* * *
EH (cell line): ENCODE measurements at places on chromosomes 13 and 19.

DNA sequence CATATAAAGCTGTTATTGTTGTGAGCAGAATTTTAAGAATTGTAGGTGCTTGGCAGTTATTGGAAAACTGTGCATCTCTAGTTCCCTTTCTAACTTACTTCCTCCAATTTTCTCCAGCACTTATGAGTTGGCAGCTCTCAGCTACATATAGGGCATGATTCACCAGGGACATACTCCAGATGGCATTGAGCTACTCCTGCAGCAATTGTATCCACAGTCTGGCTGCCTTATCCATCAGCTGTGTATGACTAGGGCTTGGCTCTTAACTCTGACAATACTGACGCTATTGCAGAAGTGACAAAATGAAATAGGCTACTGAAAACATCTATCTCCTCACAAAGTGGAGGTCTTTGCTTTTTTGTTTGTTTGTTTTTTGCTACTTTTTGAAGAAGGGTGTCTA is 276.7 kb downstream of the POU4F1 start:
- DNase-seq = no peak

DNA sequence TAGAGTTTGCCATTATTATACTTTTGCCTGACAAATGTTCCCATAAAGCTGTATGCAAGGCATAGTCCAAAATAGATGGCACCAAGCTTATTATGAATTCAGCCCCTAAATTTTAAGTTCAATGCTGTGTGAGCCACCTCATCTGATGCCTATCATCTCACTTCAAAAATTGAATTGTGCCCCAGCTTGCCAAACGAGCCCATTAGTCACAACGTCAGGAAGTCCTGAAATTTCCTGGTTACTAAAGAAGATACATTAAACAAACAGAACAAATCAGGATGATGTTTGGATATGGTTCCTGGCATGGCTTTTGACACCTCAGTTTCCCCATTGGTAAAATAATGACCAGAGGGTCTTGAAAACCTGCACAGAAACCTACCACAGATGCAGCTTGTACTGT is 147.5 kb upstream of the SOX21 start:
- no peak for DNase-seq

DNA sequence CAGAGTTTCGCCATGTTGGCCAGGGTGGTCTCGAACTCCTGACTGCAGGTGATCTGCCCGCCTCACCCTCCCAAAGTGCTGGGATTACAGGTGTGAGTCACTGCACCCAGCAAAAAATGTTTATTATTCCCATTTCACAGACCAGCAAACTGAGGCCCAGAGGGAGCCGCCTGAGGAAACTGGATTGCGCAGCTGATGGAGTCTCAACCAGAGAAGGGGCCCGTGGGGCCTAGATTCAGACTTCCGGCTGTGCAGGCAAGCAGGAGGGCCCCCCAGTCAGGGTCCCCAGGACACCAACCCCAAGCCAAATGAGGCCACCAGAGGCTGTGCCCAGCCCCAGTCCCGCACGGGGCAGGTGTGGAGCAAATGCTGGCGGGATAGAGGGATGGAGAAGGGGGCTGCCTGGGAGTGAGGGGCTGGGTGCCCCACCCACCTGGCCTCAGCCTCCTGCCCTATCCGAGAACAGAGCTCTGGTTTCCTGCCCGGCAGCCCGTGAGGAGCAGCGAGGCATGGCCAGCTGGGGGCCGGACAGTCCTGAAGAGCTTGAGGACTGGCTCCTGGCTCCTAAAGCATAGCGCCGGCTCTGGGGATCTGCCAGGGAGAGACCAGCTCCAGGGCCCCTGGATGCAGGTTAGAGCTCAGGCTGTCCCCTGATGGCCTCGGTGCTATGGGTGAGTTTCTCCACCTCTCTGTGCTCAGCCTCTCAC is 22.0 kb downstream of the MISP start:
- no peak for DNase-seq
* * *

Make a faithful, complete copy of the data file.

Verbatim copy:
EH (cell line): ENCODE measurements at places on chromosomes 13 and 19.

DNA sequence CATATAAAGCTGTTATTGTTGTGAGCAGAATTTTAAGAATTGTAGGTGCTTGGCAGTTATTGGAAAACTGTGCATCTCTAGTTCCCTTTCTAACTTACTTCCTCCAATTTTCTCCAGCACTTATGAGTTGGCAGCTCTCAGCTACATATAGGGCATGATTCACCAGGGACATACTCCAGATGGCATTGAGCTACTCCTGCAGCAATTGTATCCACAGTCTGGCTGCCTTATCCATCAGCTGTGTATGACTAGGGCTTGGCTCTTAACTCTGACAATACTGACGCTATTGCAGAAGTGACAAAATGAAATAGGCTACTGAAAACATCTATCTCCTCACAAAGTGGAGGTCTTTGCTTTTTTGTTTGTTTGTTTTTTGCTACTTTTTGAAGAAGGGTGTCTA is 276.7 kb downstream of the POU4F1 start:
- DNase-seq = no peak

DNA sequence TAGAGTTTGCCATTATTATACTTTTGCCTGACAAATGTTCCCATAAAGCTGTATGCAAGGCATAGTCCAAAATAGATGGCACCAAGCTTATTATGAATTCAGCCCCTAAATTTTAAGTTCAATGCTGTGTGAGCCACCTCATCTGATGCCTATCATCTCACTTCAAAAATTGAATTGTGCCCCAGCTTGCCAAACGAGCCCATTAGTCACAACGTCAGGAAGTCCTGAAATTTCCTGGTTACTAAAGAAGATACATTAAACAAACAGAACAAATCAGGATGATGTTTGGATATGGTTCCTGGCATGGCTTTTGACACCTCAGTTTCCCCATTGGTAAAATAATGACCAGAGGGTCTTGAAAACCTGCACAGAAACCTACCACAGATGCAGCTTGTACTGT is 147.5 kb upstream of the SOX21 start:
- no peak for DNase-seq

DNA sequence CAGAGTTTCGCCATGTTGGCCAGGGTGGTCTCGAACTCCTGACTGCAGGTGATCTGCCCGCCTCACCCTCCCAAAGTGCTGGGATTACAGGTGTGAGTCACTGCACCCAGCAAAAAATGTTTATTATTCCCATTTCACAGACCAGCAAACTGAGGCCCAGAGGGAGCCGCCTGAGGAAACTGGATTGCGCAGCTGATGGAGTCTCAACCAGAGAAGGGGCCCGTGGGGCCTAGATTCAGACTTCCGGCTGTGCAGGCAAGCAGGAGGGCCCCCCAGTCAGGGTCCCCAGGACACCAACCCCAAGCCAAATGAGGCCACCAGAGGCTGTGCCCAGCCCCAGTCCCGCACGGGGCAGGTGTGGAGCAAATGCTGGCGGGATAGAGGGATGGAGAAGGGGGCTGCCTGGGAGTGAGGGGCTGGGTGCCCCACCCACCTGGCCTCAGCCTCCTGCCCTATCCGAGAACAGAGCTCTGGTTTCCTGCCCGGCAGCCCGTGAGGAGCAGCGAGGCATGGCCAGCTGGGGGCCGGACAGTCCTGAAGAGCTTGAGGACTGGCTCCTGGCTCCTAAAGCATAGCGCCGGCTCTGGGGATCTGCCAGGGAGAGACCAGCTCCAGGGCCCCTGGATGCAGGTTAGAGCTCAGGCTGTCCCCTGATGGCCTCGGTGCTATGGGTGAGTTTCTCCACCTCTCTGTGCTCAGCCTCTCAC is 22.0 kb downstream of the MISP start:
- no peak for DNase-seq